For the commercial operator, we make purpose built uncapping machines. For beekeepers with less than 100 hives, these are not cost efficient.
1"Honey is sticky. It will drip. Every doorknob, shoelace, telephone and radio button that is touched while uncapping or handling wet frames will become sticky. Walking spreads the honey around on the floor.
Solution: A bucket of water to rinse hands and a towel are essential in the extracting room, especially if you are married and want to stay that way. Turn on the fan and radio, and get everything else ready, before getting all sticky. The garage, basement, barn or porch are usually better places to extract than the kitchen, providing you can keep the honey clean. Watch the kids."
How to remove the cappings:
A tool with stainless steel prongs (eg a fork or a cappings scratcher) can be dragged over the cappings. This method is useful if you have very few frames to extract.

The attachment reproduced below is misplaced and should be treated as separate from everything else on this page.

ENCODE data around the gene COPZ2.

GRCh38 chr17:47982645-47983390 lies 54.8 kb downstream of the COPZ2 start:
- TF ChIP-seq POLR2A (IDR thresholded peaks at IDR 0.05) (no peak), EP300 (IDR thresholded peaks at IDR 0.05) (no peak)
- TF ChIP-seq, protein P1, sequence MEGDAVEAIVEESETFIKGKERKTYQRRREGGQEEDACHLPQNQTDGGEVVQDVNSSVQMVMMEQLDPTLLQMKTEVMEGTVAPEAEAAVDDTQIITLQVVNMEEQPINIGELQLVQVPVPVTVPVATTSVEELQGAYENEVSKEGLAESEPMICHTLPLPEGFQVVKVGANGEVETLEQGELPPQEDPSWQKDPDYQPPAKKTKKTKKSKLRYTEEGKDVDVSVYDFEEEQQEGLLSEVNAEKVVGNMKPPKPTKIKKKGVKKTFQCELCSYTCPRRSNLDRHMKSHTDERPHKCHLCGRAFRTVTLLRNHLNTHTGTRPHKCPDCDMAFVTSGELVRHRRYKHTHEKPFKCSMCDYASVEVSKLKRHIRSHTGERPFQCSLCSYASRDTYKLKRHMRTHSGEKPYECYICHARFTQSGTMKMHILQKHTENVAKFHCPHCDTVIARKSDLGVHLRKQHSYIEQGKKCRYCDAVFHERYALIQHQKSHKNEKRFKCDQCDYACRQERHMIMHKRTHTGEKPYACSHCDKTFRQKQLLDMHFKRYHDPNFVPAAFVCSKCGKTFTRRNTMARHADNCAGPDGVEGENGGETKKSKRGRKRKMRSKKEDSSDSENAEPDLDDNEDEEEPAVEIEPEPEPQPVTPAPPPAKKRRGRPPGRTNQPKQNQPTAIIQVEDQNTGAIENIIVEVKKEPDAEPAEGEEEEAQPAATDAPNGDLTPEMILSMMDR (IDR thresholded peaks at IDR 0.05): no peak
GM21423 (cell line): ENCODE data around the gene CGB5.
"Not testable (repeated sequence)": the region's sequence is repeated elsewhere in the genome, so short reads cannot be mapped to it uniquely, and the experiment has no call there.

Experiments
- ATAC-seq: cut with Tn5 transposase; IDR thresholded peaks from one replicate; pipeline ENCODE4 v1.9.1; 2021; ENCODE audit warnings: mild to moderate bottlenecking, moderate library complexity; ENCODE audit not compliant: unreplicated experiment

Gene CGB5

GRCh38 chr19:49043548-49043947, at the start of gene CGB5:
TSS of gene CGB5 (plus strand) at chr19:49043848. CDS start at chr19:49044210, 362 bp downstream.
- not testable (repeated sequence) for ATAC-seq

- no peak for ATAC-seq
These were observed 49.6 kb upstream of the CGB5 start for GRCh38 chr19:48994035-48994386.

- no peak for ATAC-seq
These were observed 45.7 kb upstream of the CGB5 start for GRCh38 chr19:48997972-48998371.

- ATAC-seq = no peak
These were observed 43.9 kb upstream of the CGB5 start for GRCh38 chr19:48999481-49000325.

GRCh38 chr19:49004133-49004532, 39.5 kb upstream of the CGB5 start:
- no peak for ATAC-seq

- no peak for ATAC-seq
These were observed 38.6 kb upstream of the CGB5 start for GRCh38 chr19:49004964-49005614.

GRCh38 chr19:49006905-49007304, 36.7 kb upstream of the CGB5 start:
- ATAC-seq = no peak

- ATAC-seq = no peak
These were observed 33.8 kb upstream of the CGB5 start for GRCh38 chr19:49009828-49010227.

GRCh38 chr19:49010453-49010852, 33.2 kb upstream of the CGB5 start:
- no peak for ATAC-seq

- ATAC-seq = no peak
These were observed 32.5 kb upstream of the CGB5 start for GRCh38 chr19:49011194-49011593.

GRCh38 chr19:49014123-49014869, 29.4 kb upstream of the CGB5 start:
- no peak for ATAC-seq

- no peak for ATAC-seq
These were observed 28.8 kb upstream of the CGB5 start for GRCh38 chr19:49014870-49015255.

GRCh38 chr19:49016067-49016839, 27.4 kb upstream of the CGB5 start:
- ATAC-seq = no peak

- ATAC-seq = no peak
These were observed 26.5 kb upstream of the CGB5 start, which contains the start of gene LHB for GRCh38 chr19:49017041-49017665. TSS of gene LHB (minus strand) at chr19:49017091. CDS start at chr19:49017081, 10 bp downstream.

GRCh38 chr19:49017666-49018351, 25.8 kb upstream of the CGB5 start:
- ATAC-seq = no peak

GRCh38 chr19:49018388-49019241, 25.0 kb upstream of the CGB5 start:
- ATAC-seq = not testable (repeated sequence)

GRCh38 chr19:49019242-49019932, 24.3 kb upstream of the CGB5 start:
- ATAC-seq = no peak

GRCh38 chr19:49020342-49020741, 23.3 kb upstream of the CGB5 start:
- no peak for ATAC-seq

A serrated bread knife , used with a sawing motion, will cut the cappings off.
A heated knife is the most efficient tool for the job,and there are 3 commonly used methods:
1.Keep a jug of boiled water handy, and dip a thick knife in the water.
2.Use a "steam knife' which needs a supply of steam for heat.
3.Use an electrically heated uncapping knife.
The electric knife is the most convenient. As beekeeping is often a hobby that lasts a lifetime, an electric uncapping knife is a worthwhile investment.
Ref 1: http://outdoorplace.org